EDITOR’S NOTE: An expanded version of this editorial by Editor Alison Reiheld was solicited by the Canadian bioethics blog Impact Ethics. You can find it here. It contains links to more indigenous authors and groups about these kinds of health issues affecting their communities.
In a recent interview in Chatelaine with André Picard, a well-known Canadian health columnist for the Globe and Mail, Picard discusses the deficits of Canada’s health care system as well as its merits. For anyone working on Canadian health care or on health policy anywhere, it is worth taking a look. he discusses dental care, home care, long-term care, the effect of an aging population, and more. One of his takeaway quotes no doubt is “Nearly 40 countries in the world have universal health care, and it’s all more universal than ours.”
But something interesting and important and underattended is raised when the interviewer asks Picard, “What is the most urgent issue in Canada right now?” Picard’s answer:
Indigenous health. It’s been a problem for more than 100 years. There’s a real opportunity to make a dramatic difference, quickly. The indigenous community is young and the fastest growing by far – more than 50 percent of indigenous people in Canada are under the age of 15. This is the time to stop generation after generation of disaster, poverty, isolation, addiction and suicide – we’ve created all that. We have an apartheid system designed to oppress people and it’s given the exact results it was designed to produce. Take away their culture, their language, their ability to earn money, their ability to have land, and then, oh, we’re surprised they’re the most unhealthy people in our country? It’s not a surprise at all.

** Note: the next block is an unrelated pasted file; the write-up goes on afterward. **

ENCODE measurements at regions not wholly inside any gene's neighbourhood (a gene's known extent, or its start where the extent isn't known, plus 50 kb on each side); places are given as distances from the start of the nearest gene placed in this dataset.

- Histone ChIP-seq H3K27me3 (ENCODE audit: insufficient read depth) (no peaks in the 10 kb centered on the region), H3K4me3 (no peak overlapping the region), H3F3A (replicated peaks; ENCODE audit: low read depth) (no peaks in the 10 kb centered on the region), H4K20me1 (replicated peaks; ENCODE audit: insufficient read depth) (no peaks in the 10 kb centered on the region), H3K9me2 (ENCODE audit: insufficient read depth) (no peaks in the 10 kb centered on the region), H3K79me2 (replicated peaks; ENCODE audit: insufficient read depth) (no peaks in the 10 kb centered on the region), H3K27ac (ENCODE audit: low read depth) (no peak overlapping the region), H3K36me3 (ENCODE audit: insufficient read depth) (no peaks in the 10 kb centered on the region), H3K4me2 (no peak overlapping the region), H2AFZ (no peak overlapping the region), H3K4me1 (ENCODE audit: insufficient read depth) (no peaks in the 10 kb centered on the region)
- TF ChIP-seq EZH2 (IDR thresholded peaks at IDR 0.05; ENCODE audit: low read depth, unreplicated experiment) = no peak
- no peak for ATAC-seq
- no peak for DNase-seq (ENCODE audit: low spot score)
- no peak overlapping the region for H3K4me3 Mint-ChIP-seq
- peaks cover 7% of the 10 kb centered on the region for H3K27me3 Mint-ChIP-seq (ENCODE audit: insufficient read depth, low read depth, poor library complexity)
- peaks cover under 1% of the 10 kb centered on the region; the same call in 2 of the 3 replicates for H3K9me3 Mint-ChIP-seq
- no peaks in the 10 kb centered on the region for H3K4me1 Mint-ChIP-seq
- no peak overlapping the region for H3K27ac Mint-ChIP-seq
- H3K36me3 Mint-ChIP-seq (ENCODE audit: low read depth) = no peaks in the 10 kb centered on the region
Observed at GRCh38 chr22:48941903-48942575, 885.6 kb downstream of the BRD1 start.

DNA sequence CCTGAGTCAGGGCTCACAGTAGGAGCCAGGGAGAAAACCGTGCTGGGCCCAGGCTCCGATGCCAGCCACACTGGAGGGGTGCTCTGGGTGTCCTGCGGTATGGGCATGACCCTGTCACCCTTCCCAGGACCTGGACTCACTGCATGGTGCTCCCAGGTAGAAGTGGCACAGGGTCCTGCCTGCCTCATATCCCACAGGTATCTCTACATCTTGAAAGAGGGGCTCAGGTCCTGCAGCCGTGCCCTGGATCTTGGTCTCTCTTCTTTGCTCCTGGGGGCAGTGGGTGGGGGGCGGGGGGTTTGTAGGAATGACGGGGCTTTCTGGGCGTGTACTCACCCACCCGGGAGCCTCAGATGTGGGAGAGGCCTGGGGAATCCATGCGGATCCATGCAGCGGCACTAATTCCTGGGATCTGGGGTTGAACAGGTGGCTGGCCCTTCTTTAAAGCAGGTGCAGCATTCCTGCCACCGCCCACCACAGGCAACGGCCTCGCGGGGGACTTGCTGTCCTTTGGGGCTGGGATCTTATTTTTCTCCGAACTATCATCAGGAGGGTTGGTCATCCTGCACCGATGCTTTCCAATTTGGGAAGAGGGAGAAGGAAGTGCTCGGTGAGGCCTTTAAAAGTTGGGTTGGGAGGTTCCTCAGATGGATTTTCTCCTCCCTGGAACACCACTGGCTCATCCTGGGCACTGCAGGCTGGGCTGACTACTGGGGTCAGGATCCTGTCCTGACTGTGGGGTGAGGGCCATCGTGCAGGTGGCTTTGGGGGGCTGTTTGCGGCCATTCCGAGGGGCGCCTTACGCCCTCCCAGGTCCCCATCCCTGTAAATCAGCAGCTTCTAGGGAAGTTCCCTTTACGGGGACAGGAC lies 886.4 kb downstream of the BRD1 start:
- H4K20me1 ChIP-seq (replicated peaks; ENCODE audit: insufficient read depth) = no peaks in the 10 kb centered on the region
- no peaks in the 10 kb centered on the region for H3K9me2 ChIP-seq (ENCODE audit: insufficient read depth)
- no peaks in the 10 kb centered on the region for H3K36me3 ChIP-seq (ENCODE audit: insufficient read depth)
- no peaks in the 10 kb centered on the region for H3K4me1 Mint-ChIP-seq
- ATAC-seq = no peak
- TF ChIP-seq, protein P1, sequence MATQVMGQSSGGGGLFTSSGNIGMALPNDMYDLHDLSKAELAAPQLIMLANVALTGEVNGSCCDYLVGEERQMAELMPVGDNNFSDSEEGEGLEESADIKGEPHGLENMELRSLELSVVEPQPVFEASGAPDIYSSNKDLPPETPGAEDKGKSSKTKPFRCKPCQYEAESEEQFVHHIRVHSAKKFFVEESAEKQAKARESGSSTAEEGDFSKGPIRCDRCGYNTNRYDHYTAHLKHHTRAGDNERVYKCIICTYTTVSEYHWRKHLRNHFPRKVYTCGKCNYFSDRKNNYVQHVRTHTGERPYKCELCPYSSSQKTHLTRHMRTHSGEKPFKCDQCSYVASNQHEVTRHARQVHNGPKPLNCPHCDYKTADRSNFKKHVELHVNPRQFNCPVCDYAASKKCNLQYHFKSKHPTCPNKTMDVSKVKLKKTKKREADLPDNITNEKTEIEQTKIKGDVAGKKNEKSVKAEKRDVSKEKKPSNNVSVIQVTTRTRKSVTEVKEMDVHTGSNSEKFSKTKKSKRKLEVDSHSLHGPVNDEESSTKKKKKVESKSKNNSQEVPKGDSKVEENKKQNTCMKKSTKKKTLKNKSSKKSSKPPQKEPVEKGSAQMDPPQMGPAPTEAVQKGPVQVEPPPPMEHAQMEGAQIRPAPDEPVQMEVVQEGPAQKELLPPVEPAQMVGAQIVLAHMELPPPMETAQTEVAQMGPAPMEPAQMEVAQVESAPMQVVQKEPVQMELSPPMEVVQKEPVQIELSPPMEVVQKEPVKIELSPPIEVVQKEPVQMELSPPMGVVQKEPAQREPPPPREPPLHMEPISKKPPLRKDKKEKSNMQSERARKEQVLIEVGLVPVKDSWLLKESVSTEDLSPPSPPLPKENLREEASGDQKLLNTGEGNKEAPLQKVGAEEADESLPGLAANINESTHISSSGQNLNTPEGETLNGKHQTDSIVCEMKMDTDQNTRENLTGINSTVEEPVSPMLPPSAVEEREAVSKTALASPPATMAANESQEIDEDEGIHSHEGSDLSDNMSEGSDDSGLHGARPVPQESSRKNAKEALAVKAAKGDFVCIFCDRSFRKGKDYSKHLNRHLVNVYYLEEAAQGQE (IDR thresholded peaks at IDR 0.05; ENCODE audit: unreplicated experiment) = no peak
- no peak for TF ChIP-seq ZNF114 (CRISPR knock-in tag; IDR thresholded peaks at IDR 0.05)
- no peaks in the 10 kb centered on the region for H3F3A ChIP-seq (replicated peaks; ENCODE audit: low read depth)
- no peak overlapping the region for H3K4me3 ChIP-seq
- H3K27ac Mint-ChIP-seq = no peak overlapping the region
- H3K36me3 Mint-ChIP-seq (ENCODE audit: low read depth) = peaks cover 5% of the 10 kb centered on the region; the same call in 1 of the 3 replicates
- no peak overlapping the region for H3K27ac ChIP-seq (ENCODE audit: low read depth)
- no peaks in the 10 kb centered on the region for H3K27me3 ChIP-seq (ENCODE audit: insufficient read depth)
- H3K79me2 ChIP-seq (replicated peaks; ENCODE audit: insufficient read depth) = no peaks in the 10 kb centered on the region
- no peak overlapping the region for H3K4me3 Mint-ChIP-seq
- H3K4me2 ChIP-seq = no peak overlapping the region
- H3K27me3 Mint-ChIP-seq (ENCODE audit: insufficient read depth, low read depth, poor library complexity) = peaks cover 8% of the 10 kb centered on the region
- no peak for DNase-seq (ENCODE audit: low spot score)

We have to confront the fact that we’ve created this problem and we have to solve it quickly, or it’s going to get worse. I was at a talk, recently, by Dr. Alika Lafontaine, a young Aboriginal leader, and this was his message. Things are going to change, there’s a revolution coming. It’s at a breaking point and this young generation of educated, smart, politically active indigenous people is going to bring about change, and we should be jumping on the bandwagon, not trying to resist it.
The problems are many for Canada’s indigenous people. They range from higher incidence of mental health problems and lower access to appropriate care despite greater willingness than the general population to seek mental health care, to systematic public health issues like precarious access to clean drinking water.
Colonial nations (Canada, the United States, Australia, Bolivia, Mexico, and numerous other nations) face the issue of uniquely impoverished indigenous/aboriginal populations with significant health issues. Who else, besides Canada, needs to be looking at indigenous health? Do the remedies go beyond the health care system, itself? What can health care do?